Cold showers can actually help you be mindful because they act as a shortcut to clarity. But you still need to face the cold water and that’s the hard part.
The Moments Before The Pain are the Worst — And Those Are The Moments You Save
Have you ever seen a girl and just approached them out of the blue? You just spontaneously picked them up and created a great connection with them? Without having all the anxiety that comes with psyching yourself up?
Sometimes you get those brief glimpses of how much of a badass you can be.
Whereas on other days, you get mini panic attacks just thinking about approaches.
Practicing mindfulness helps you be consistent.
The hardest part of cold approaches is the anxiety you get before you actually do it.
Personally for me, it’s the moment right before the daunting tasks that are the worst. When approaching a girl, it’s the moment right before the approach that sucks.
It’s the mental anxiety, the thoughts running through your head, the imaginary prediction you create for yourself.
But what if you got normalized to that anxiety so that it no longer bothered you?
All that happens when you’re not present.
All those moments of doubt, that seemingly uncontrollable anxiety you get?
Yea, it comes from your habits of being anxious. It comes from being in your head and not being present.
But I have a friend who seems physically immune to anxiety.
His name is Mark and he is the most chill guy I’ve ever met. He’s the epitome of IDGAF. One day I asked him,”Man, how are you always so relaxed?"
And after chatting a bit he told me the parable of the Taoist Farmer:
This farmer had only one horse, and one day the horse ran away. The neighbors came to console him over his terrible loss. The farmer said, "What makes you think it is so terrible?"
A month later, the horse came home--this time bringing with her two beautiful wild horses. The neighbors became excited at the farmer's good fortune. Such lovely strong horses! The farmer said, "What makes you think this is good fortune?"
The farmer's son was thrown from one of the wild horses and broke his leg. All the neighbors were very distressed. Such bad luck! The farmer said, "What makes you think it is bad?"
A war came, and every able-bodied man was conscripted and sent into battle. Only the farmer's son, because he had a broken leg, remained. The neighbors congratulated the farmer. "What makes you think this is good?" said the farmer.
Mark’s message was that we think of the worst things before they actually happen. Why not let it happen before you start worrying about? Plus, in his experience, everything works out in the end.
He then points at me and says,
“You’re fine, now aren’t you? You’ll probably be fine in the future too so chill."
That’s a great story because it illustrate a weakness we all have. To imagine the worst possible scenario and expect the worse. We tell ourselves bullshit stories that may not even come true. It’s a reminder to not be so biased and stop creating negative thoughts for ourselves.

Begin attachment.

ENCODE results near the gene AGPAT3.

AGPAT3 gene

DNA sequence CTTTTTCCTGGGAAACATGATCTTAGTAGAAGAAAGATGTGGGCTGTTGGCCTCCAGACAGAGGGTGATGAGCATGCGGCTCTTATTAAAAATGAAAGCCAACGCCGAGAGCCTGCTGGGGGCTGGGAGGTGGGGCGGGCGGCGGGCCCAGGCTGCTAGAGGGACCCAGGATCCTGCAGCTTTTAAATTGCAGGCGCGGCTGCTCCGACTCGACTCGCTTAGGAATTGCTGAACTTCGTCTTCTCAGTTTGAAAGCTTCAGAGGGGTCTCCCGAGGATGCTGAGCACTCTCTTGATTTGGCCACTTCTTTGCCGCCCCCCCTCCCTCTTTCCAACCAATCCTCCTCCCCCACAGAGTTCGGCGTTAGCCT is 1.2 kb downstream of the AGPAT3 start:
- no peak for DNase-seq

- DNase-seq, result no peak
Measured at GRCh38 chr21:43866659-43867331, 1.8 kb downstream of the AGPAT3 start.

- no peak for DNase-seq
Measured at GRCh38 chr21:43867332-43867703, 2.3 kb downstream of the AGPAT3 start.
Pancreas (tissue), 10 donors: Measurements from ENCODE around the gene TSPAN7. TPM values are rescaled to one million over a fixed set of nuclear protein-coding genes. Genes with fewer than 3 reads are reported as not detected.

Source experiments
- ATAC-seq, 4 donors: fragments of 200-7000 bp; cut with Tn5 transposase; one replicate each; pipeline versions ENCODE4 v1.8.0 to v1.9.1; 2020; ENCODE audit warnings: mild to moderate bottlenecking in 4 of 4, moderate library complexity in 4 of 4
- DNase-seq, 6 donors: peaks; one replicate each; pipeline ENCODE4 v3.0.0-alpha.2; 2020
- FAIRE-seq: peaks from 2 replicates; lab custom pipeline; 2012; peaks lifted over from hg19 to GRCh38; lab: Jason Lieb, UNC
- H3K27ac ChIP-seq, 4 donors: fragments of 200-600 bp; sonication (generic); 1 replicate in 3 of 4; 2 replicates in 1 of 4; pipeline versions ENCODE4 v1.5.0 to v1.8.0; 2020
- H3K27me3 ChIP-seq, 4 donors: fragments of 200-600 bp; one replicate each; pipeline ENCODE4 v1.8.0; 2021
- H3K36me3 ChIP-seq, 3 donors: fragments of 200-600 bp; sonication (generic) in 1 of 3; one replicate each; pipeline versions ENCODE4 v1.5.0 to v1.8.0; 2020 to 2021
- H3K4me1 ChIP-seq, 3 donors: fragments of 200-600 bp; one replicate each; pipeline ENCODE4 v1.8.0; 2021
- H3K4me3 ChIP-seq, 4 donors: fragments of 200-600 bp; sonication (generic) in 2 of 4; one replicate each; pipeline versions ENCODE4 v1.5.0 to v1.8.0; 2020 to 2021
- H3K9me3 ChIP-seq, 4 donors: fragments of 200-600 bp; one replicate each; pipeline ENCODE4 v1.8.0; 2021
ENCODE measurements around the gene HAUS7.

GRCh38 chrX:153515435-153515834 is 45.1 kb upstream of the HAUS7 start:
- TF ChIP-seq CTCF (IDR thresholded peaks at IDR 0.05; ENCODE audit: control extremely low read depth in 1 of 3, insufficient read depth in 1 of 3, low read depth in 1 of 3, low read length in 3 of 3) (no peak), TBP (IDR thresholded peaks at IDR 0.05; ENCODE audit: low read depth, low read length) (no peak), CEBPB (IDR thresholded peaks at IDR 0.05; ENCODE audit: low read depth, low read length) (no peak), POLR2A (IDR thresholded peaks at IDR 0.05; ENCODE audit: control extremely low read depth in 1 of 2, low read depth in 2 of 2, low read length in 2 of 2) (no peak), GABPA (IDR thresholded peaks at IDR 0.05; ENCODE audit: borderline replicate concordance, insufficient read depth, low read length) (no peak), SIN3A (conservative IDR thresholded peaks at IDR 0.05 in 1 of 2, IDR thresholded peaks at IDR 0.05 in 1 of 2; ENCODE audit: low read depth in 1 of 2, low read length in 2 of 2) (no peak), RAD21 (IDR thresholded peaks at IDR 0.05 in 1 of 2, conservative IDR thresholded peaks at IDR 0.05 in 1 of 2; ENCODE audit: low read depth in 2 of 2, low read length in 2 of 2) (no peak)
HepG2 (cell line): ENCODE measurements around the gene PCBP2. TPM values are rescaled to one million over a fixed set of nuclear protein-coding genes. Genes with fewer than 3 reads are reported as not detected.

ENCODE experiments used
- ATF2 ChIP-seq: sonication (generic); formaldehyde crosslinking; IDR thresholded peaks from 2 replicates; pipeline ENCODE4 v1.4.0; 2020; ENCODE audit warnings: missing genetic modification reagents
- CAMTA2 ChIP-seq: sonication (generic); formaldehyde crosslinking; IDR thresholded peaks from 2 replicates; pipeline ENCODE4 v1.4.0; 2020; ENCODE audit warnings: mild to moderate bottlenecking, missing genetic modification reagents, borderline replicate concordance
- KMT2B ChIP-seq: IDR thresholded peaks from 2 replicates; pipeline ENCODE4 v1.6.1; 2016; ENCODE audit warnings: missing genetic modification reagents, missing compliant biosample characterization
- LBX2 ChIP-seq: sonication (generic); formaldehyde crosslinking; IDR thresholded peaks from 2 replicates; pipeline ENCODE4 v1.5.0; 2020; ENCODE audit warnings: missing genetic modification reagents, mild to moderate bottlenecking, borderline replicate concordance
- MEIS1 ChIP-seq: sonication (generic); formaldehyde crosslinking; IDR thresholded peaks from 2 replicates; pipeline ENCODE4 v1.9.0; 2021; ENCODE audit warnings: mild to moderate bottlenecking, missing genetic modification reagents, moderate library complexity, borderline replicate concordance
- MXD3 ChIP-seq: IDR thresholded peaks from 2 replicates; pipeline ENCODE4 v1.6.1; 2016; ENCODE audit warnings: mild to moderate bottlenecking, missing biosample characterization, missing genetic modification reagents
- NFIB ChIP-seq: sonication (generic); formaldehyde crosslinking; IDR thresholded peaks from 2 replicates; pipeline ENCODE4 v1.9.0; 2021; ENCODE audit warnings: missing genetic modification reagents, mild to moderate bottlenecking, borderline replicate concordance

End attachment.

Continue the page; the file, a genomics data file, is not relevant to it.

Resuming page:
Mindfulness gives you awareness when this kind of stuff happens. See a guy like Mark never meditates. He’s already cultivated the art of not worrying. That habit is engrained into his person.
For others, we have to work on it. But that’s what growing is about. It’s about building the habits that make us stronger.
Next time, something shitty happens to you think of the Taoist Farmer.
Three Strategies to Practice Mindfulness
There are a ton of benefits of implementing mindfulness in our lives but how do you actually implement it?
Mindfulness for me is being present of your actions and behaviors. It’s developing the awareness in conversations when we’re working, or resting. It’s about acting with intention and not running on autopilot.
I’m going to give you three strategies on how to cultivate mindfulness. And depending on your personality and history, you’ll see which one is the best fit for you.
Three Strategies to Practice Mindfulness:
- This strategy is the easiest way to start. You use an best out there called Headspace, it’s my personal favorite beginner program. They have a free intro called Take 10 and it’s a great start to practicing the habit of mindfulness.
- Low tech way: take 5-15 minutes a day. Sit down in a chair at the end of the day and practice being comfortable when you're alone.
- Be actively mindful throughout the day. This is easier if you create a trigger for yourself. For me, I use my fitness tracker. Whenever I notice my fitness tracker I make a reminder to present. To check my posture. To take a deep breath. To say acknowledge my surrounding. Right now I would say, “I’m in a coffee shop right now. Writing on my Macbook. On a black table. There are two girls in front of me chatting” I connect with my environment and I'm present with what’s in immediate surrounding. The more you can do that throughout the day the better.
That’s it. Just be present during your day. You can start right now. The biggest benefit is when you get lost in your head, mindfulness will cut through your anxiety bring you back to the present. Just acknowledge your surrounding and breathe.
- Mindfulness can minimize your procrastination
- Mindfulness can make you more charismatic
- Professional use meditation to help them accomplish incredible feats
- Mindfulness can you help “take the pain”
- Think of the Taoist Farmer next time you spin events in your life negatively
- To be mindful, acknowledge your environment and breathe
If you liked anything in particular or want to share your experience with mindfulness, post a comment below. I love hearing your stories.